Home

This Review Roundup is a mix of movies that came out during lockdown but weren’t able to ship until recently and one new release. Why Don’t You Just Die! is a Russian drama heavily inspired by American filmmakers like Tarantino. It’s about a woman who convinces her boyfriend to kill her father after claiming he raped her as a child. The boyfriend shows up at the family apartment with a hammer and soon learns her father is a cop and maybe she isn’t telling the truth. It’s predominantly a single location film with lots of gore and action. I dug it. There are twists and turns, corruption, violence, blood and so much more. I can see it becoming a popular film in the States with those who see it and eventually the filmmakers getting more work. I’m not familiar with anyone involved but I enjoyed the performances, the tone, the violence and style. Cool little flick I can see myself watching again.

Second we have Blood Tide. This early 1980s film stars Martin Kove and James Earl Jones and is about an adventurer hunting for treasure in Greece who accidentally frees a monster that forces local villagers to sacrifice virgins. If you’ve seen it, you remember it for one thing, Jones punching a watermelon instead of using a knife to eat it. It’s an odd flick. The setting is beautiful (as are the women) and the creature is fantastic, but there is so much wasted time in between. They never really explain why the sister is mad either. It’s like they spent all the budget on the shooting location and the creature effects and kind of forgot to fill in the storyline blanks. But I’m sure it’s a cult classic to a lot of people and understandably so. I asked a fellow Nerd Templar if he had ever seen it and he brought up the watermelon scene so there are clearly fans out there. The film looks fantastic on Blu-ray especially the water and scenery. If you are a fan, this is a great release for you.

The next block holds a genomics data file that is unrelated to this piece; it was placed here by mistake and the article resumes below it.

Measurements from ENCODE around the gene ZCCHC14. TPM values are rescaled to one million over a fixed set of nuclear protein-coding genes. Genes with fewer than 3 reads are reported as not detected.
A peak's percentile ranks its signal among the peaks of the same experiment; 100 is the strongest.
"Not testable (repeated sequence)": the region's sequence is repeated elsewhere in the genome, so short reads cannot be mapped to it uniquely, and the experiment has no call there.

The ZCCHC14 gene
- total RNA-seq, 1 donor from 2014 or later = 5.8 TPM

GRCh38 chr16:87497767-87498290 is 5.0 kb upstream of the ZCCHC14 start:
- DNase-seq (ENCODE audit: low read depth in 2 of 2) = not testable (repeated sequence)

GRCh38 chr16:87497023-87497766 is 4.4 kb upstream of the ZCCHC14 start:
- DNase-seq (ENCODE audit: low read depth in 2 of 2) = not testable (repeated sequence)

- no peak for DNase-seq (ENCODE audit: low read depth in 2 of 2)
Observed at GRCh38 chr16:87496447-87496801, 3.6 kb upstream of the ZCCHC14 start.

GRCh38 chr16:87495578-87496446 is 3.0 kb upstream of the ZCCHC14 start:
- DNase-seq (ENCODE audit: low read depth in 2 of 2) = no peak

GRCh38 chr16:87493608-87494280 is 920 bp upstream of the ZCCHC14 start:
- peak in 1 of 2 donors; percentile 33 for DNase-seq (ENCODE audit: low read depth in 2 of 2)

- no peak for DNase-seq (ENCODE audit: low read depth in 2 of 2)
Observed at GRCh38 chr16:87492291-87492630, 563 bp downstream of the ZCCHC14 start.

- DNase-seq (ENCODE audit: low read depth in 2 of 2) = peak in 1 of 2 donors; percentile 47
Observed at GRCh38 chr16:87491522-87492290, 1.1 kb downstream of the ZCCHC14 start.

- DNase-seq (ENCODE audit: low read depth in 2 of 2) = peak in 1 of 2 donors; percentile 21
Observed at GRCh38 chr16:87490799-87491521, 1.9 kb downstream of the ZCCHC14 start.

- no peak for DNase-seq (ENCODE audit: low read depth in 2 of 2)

Third we have America as Seen by a Frenchman. At the end of the 1950s, celebrated French documentarian Fran├žois Reichenbach (F for Fake, Portrait: Orson Welles), spent eighteen months traveling the United States, documenting its diverse regions, their inhabitants and their pastimes. This documentary is its result. It shows big cities, small towns, beauty pageants, rodeos, modeling shoots and everything between. It came out in 1960 and showed the rest of the world the diversity of America. I’m sure (even then) people only thought of New York City or Los Angeles or rural Texas when they thought of the US, but this shows everything else. It was probably pretty eye opening for non Americans. It’s well shot and has a great score and I’m sure it’s beloved by a certain crowd. Not sure if it’s something I’d watch again, but it was kinda cool for its time.

Sticking with documentaries, last we have Advocate. It’s about Lea Tsemel, an Israeli lawyer who defends Palestinians accused of crimes. I was not familiar with the woman, but I guess she’s pretty well known and has been for decades. It combines her work today with her past involvement in movements. The old footage and photos were pretty cool actually. Obviously if you know who she is and what she does it will be more entertaining for you, but I can also see some people getting mad at it because she is an Israeli and to them she stands against them. She’s been this way from the get go being an early participant in human rights for those she may personally not agree with or who her country does not agree with. From the beginning she tried to bring sides together instead of the fighting over land. The more you know about her the more you’ll enjoy this, but it’s good for at least a historical watch.

Leave a Reply

Fill in your details below or click an icon to log in:

WordPress.com Logo

You are commenting using your WordPress.com account. Log Out /  Change )

Google photo

You are commenting using your Google account. Log Out /  Change )

Twitter picture

You are commenting using your Twitter account. Log Out /  Change )

Facebook photo

You are commenting using your Facebook account. Log Out /  Change )

Connecting to %s